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Xcel Energy: Utility of the Year?
12/26/2018 5:00 am EST
Over the past month or so, no utility has popped up more often in my news feed than longtime Income Portfolio holding Xcel Energy (XEL), suggests Robert Rapier, income specialist and editor of Investing Daily's industry-leading advisory, Utility Forecaster.
There were two major developments that led to the flurry of news. First, industry magazine Utility Dive named Xcel its “Utility of the Year.”
Xcel’s footprint spans eight states across the Southwest and Upper Midwest. But more than 80% of its earnings are derived from regulated electric and gas utilities in Minnesota (43%) and Colorado (41%).
These two windy states have enabled Xcel to become the biggest wind-power supplier among U.S. regulated utilities, with 6,700 megawatts (MW) of wind accounting for over 21% of the utility’s electricity supply last year.
Historically, most of Xcel’s wind generation was produced under power-purchase agreements from third parties. But that’s about to change. Xcel has approved 4,780 MW of new wind power by 2021, of which it will own 74%.
Xcel plans to invest $1 billion in Colorado over the next few years. It is targeting an increase in renewables to about 55% of its energy mix by 2026. The company is targeting a reduction in carbon emissions of about 60%, by 2026 relative to a 2005 baseline.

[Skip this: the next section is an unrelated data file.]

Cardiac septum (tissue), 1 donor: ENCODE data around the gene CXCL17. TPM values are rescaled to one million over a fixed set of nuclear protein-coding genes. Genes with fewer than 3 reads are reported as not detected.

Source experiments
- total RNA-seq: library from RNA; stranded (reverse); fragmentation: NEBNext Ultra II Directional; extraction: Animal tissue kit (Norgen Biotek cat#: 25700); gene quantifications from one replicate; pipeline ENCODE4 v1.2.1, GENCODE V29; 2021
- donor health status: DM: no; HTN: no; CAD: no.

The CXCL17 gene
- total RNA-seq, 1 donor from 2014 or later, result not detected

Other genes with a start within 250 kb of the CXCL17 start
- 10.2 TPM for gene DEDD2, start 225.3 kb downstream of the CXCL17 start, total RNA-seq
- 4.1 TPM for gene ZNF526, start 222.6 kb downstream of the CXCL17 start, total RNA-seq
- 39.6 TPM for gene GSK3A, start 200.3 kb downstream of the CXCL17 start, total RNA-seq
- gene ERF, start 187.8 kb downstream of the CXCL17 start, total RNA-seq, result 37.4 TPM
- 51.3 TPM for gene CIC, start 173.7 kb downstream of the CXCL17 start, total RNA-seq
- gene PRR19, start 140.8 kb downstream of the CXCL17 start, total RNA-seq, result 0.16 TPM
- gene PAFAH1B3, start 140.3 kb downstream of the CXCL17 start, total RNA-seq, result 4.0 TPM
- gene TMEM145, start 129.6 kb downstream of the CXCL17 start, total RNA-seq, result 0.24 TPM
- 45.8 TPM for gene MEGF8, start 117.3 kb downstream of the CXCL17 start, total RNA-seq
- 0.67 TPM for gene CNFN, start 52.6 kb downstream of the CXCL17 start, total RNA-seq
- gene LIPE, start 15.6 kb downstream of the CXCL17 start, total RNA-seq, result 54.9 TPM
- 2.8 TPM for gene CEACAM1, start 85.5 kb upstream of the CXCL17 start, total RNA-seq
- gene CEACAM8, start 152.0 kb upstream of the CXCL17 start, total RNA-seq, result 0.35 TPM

A couple of days after receiving the “Utility of the Year” award, Xcel became the first major multi-state U.S. utility to announce plans to reduce its carbon emissions to zero. It seeks to reduce carbon emissions 80% by 2030 and 100% by 2050.
Xcel intends to achieve its goals by adding more renewable energy and retiring fossil fuel generators, while continuing the operation of its nuclear power plants.
Xcel isn’t just doing this to be a good corporate citizen. Investment bank Lazard recently reported that the cost for U.S. onshore wind has fallen to between $26/megawatt hour (MWh) and $56/MWh (without subsidies or a penalty for carbon emissions), while utility-scale solar averages between $36/MWh and $44/MWh.
Further, those costs continue to trend lower, which challenges the average cost for existing coal plants of $27/MWh to $45/MWh.
The company acknowledges that it can’t get to a 100% reduction of emissions with just renewables and batteries. Phasing out that final 20% beyond 2030 will require technologies that are either not commercially available today, or in some cases that have yet to be invented.
Expect more utilities to follow Xcel’s example. Global pressure to address climate change has been a factor to this point in the rapid adoption of renewables. But now that they are becoming cost-competitive with coal, renewables increasingly look like a smart decision, for both utilities and investors.
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